You change your password to some random characters: "1P^k". The new password doesn't show up in any lists of common passwords. The hacker tries all the common passwords and doesn't guess yours. Then, they try to brute-force your password by trying every possible combination of characters. After a few million tries (modern computers are fast and coolwebsite.com isn't limiting attempts), they manage to guess your password.

Answering your security questions

You sign up for coolwebsite.com, but this time you use the password "oZNDH8qm^pOlqCV#I5v1V0w!" and you store it in a password manager, which is also protected by its own strong password and multi-factor authentication. The password doesn't show up in any lists, and it's too long to guess. coolwebsite.com asks you to answer security questions, to be used for account recovery. The questions are "What's your mother's maiden name?", "What city were you born in?", and "What was the name of your second-grade teacher?". You answer the questions. Later, a hacker can't guess your password, so they click the button on coolwebsite.com saying "I forgot my password". The hacker is presented with your security questions and gets to work finding their answers.

The hacker only knows your email address, so to find more information about you, they go to mylife.com and search for your email address. Mylife instantly shows them your full name, age, current city, past cities, and the names of some of your relatives, all for free. The hacker sees a woman's name. She has the same last name as you, so the hacker looks her up, again on mylife. She's the right age to be your mother. The hacker finds her maiden name in the list of alternate names she uses, and now has the answer to your first security question.

The hacker guesses that the last address listed on mylife for your search result is the first city you lived in, which happens to be the city you were born in.

Now the hacker is faced with the trickiest question and needs to find the name of your second-grade teacher. They don't know exactly where you lived, since mylife only shows them city names. The hacker needs your street address. They can pay mylife for it, but there's no need. The hacker goes to xlek.com and searches for you using the information from mylife's free search results. They find you on xlek, which provides full street addresses for free. They look up the nearest school and with its name and location, they find its historic yearbooks which contain your second grade class information. The hacker has everything they need to reset your password.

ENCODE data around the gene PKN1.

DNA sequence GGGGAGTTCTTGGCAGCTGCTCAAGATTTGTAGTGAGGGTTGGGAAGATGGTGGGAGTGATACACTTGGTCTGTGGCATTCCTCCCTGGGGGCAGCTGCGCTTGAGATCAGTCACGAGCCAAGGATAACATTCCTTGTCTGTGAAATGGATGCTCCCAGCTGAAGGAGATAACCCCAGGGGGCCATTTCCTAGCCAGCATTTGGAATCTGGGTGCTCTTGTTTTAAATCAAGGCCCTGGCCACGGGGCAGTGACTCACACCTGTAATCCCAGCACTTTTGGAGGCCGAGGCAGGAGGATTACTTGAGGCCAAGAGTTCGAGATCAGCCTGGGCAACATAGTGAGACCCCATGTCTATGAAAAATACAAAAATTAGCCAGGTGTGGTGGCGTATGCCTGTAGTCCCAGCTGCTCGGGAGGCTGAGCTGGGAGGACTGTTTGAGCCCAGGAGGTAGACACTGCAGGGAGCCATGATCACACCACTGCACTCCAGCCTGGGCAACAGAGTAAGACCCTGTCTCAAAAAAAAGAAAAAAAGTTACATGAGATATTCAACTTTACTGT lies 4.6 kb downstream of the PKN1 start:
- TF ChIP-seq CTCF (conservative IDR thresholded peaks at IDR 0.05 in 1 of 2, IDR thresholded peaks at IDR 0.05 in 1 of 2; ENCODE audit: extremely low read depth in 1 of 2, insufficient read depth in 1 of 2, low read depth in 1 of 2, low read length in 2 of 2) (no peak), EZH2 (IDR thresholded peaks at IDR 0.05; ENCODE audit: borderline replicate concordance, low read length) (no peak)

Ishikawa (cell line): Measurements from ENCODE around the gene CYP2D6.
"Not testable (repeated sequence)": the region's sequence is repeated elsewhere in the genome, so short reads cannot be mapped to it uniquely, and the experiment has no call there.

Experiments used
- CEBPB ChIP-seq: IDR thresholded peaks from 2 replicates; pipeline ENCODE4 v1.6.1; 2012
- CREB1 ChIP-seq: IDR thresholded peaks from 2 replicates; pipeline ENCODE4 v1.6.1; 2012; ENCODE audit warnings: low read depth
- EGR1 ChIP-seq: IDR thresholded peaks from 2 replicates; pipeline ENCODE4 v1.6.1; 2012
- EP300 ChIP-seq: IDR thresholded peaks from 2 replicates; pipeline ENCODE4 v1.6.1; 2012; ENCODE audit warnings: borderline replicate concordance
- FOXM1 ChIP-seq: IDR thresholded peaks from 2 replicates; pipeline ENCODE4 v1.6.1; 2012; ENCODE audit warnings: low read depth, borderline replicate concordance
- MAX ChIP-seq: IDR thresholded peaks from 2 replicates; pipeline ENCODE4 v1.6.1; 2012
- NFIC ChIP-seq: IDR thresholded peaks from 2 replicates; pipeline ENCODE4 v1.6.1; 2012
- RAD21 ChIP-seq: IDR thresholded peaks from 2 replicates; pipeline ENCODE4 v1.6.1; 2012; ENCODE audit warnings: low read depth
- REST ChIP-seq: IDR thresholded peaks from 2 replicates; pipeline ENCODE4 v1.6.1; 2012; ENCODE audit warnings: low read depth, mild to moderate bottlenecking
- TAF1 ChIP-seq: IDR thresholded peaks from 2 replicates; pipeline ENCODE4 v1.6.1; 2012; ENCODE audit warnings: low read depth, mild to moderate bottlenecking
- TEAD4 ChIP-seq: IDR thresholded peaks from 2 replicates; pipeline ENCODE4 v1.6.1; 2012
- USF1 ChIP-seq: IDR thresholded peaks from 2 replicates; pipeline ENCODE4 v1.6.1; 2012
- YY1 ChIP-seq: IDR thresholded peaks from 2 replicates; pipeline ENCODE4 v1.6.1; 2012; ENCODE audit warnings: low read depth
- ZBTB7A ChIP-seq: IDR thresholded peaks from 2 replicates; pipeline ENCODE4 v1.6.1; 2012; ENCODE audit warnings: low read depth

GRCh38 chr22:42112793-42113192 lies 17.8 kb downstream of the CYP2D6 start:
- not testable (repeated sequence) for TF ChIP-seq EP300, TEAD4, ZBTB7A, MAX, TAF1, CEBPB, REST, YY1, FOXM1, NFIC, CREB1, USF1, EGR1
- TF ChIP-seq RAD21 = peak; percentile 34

You might be thinking that the hacker got pretty lucky in this example. You're right. But even if it doesn't go so smoothly, a real, dedicated hacker won't mind searching through a big list of relatives or addresses and yearbooks to find the right details.

Stealing your phone number

You sign up for coolwebsite.com with a secure password and hard-to-research security questions. You also give coolwebsite.com your phone number so that they can use it to text you a password-reset code if you ever forget your password. The hacker can't get into your account with your password or security questions. They look you up on thatsthem.com using your email address. Thatsthem provides your phone number for free. The hacker can now carry out port-out fraud.

They call up a cell phone company and say they want to sign up for service and transfer their old phone number so they don't lose it. They provide your number when asked what their old number is. They know enough of your personal information (from thatsthem and similar sites) to convince the cell company that they're really you. The cell company transfers your number to the hacker. The hacker performs a password reset via text message and has access to your account.

Taking over your devices

The hacker can't find any way to get into your coolwebsite.com account. They decide to take over your computer. They impersonate your sibling and send you an email telling you about a great new program you need to try. You're fooled, so you download the program from the hacker, and they take control of your computer. You're signed into a bunch of accounts, including coolwebsite.com, so the hacker has access.

Or if you're especially interesting, the government or someone powerful might decide that your privacy rights don't matter. They can take over your device without any interaction from you.

How EasyOptOuts can help

We opt you out of the most prominent people-search sites sharing and selling your information without your consent, to make it more difficult for hackers to discover answers to your security questions or impersonate you or the people you know. Signing up takes just a few minutes. We handle the rest!

We can't guarantee removal of all of your information, but hackers prefer easy targets, so by making your information harder to find, you can stay out of their crosshairs.